Sited amidst several mountain passes and ranges of the Himalayan and the Karakoram mountains, Leh provides a good base for several fantastic trekking opportunities across Ladakh.

Leh is a haven of peace and serenity. The barren geography of this place contains in itself a unique Buddhist lifestyle and culture. The monasteries built long ago draw people from all over the world. The ancient rock carvings, large stupas and the peace and calm found in the monasteries leave a profound mark on the souls of travelers. Apart from the picturesque magnificence and sightseeing options, the culture and lifestyle of Leh is one of the reasons why holiday-makers love to flock here aplenty.

A peculiar music reverberates in my ears as I write this. A whiff of fresh breeze passes by me reminding me of something familiar. Maybe it’s just mountain air or maybe I was here once, long long ago.

Himalayan Sojourns - Sunday Herald -  1st June 2014

Himalayan Sojourns – Sunday Herald – 1st June 2014



Inside Home: Summer Kitchen Makeover

Summer Kitchen Makeover

Summer is already taking the country along its heat wave. To change the mood, I thought why not introduce you to a few summer kitchen makeover ideas. We all agree that a kitchen is the most important area of the house, because, all our food innovation lives in there. Whether it is a vertical high-rise construction or a lavish bungalow, every home deserves a kitchen of elegance. There can be several ways of renovating or building the kitchen space that is much open and less cluttered, after all that is what you want in summers. Renovating and rebuilding can be expensive though. While you plunge into water fruits and delectable juices, let us look into a few ways that will help you revamp your kitchen in style for the summers.

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Summer Home: Brighten Up Your Space

Summers are here, with all the heat, sweat and intensity. While most of us are all drained out, lethargic and lifeless, some of us have tried to make the best of the season. I am here to talk about the positive side today. Your summer home can become your biggest respite from the dull, dehydrating outsides, if you do it right. Lets talk about brightening our homes this summer and bring life, colour and vitality to the insides.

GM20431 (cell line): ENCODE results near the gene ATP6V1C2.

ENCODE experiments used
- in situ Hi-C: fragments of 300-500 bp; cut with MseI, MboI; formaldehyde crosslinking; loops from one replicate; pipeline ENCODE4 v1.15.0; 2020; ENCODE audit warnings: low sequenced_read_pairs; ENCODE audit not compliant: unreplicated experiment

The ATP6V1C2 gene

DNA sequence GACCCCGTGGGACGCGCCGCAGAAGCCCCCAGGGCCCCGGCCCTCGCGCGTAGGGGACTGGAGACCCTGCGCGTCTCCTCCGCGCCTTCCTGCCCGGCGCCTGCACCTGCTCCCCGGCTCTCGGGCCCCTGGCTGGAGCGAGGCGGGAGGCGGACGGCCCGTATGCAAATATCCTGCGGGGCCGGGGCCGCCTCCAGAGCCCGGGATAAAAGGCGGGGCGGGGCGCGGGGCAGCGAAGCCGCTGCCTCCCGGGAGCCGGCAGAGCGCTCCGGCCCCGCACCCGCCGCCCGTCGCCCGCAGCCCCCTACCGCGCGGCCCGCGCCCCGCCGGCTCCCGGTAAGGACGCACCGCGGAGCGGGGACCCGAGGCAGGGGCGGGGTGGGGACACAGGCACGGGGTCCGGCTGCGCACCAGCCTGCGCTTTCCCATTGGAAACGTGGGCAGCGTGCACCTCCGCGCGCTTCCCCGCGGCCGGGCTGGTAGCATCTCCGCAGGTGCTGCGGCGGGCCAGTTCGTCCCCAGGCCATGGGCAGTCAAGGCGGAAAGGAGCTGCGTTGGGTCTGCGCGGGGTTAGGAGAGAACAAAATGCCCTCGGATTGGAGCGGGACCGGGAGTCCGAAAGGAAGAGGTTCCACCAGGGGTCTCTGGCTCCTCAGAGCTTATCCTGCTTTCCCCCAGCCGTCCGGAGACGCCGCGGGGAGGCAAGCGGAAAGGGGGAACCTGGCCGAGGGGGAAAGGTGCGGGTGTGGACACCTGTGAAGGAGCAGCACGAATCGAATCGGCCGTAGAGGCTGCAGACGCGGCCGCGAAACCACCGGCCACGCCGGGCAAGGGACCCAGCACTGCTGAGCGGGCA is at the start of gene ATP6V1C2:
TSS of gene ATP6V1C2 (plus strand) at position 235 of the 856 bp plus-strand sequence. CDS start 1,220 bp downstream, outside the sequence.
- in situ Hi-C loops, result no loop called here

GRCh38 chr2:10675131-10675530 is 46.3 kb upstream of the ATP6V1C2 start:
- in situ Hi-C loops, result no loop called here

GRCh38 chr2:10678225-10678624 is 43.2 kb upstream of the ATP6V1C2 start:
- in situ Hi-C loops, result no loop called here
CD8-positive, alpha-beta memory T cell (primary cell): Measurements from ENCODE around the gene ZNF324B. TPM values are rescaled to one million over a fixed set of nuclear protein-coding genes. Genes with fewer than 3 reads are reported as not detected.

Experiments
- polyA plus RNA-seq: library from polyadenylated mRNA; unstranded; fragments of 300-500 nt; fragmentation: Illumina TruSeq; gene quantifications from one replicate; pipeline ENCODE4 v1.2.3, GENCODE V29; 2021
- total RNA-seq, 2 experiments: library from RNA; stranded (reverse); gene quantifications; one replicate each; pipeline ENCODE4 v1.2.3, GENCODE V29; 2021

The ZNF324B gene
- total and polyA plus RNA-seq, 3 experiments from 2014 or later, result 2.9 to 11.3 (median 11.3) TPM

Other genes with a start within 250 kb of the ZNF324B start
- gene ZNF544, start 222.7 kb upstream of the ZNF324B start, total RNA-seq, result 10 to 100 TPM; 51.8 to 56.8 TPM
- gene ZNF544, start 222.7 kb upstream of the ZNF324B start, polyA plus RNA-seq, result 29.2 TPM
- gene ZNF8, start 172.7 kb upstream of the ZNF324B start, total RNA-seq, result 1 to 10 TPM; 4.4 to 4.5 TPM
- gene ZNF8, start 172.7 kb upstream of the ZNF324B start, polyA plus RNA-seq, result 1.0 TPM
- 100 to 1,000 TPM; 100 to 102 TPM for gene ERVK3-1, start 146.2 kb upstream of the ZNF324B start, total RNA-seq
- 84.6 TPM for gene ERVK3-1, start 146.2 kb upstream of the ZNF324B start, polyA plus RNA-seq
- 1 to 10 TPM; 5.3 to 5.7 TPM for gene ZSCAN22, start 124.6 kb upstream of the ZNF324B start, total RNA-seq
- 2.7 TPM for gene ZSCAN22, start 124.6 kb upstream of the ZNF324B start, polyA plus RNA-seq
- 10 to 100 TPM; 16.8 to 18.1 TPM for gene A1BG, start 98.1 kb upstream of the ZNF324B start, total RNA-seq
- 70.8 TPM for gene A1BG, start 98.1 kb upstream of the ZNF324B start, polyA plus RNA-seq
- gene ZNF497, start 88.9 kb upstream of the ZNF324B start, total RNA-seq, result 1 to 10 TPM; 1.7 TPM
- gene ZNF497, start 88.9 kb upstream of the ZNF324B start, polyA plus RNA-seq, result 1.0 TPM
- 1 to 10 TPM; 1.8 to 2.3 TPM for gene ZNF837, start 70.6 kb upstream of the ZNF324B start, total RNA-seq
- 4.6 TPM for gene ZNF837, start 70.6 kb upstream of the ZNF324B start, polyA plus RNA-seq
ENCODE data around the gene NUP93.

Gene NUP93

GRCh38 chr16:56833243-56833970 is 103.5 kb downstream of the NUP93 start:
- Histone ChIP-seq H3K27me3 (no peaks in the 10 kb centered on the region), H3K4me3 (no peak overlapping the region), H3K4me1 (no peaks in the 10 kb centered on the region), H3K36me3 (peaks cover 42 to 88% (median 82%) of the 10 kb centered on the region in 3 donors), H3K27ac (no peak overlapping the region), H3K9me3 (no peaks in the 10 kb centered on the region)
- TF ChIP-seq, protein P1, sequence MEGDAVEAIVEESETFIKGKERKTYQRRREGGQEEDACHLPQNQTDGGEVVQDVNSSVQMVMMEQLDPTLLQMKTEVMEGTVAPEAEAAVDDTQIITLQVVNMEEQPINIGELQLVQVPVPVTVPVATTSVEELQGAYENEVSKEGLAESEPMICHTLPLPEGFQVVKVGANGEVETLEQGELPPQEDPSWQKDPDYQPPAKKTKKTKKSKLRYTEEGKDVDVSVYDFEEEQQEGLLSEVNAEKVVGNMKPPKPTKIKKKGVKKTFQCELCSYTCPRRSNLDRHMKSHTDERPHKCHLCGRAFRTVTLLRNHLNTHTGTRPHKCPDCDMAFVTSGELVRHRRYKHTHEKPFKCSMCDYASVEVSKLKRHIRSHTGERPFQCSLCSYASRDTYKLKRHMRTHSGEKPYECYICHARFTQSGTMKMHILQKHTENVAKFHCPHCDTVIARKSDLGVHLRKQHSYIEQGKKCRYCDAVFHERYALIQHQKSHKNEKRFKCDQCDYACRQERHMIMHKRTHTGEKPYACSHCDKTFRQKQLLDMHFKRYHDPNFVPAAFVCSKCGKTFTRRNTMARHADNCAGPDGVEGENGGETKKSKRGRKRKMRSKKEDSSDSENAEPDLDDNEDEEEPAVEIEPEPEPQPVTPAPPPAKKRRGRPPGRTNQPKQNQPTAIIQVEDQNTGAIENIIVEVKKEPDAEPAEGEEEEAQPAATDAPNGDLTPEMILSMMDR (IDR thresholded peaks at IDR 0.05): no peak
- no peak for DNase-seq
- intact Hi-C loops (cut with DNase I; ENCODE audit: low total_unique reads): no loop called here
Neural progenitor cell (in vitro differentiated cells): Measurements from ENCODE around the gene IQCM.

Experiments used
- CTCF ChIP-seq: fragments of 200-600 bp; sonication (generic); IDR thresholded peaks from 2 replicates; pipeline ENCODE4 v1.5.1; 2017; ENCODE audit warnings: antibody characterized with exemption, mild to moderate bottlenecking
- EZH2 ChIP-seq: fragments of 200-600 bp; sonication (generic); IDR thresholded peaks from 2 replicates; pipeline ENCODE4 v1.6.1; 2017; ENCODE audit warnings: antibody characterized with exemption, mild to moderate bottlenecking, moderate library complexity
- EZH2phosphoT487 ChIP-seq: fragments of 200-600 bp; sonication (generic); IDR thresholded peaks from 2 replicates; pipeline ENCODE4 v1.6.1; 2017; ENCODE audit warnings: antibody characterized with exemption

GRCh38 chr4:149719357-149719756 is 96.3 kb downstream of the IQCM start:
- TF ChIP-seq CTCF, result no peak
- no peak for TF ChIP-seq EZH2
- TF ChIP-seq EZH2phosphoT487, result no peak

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Accompaniments: Classic Momo Dip

Street Food, has impressed all of us at some point of time. I especially have fond memories of the spicy sauce that a street hawker served with momos near our Delhi home. He was in fact very happy to share the spicy hot recipe with me, when I enquired about it. So here is sharing the Momo Dip recipe, that I got from him. I did refine it a bit, like all we ladies do;) I am sure you will do it too! All in good humour;)

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All Time Favourite Street Food Recipe: Classic Chicken Momos

Winter months call for warm food and tempting accompanying aromas are all the more welcome. Chicken Momos fit the bill aptly. I am sure most of you have had these by the street side or even in some fancy restaurant and a few of you may have come to believe that these are extremely difficult to make. That’s where you went wrong. The recipe below erases all doubts about the difficulty level and gives you soft and tender momos to satiate the winter hunger for warm street food.

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Outside Home: Mediterranean Homes

Characterised by stucco walls, rounded arches, terracotta roofs, warm hues and colours of the sea, Mediterranean Homes have been quite a rage of late… Everything just everything is so likeable. I love the fact that the mediterranean style brings to the table such warmth, comfort, homeliness and serenity that it really calms and reposes the mind. No wonder, this style is being appreciated and replicated in many a homes. This post brings to the forefront a few ideas, pertaining mainly to Mediterranean exteriors… something very doable in any home… may you be placed in any corner of the world.

See more at Outside Home: Mediterranean Homes


Packed with Vitamins A, K, D, E and folic acid and a great source of Omega 3 Fatty Acids, Spinach is a very healthy eating option. It’s a tragedy though that a few people and a lot of kids make quite a fuss about eating it. Recipes that make spinach fun are most certainly welcome in most households. Today, I share with you an easy spinach recipe that comes in the form of Hara Bhara Kebabs or Spinach Cakes. Spinach Kebabs or cakes can be easily baked in an oven and help you reduce the oil content making them a delicious and healthy option. So here it goes…

See more of the Hara Bhara Kebab Recipe here.

Inside Home: Decorating With Mirrors

If I were asked ‘ What is the one element that can act as a magic concoction in a decor setup?’, my answer without any hesitation would be – Mirrors. A mirror is that one single element in a design that can change the look of your decor by 360 degrees, of course, if it’s used correctly.  Mirrors are also a universal solution to many a design dilemmas that homeowners face daily. These being the lack of light, dealing with constrained spaces and choice of artwork amongst many other. Let me bring to light a few ways in which you can use mirrors to enhance the look of your space.

See more at http://letstalkabouthomes.com/2015/01/02/inside-home-decorating-mirrors/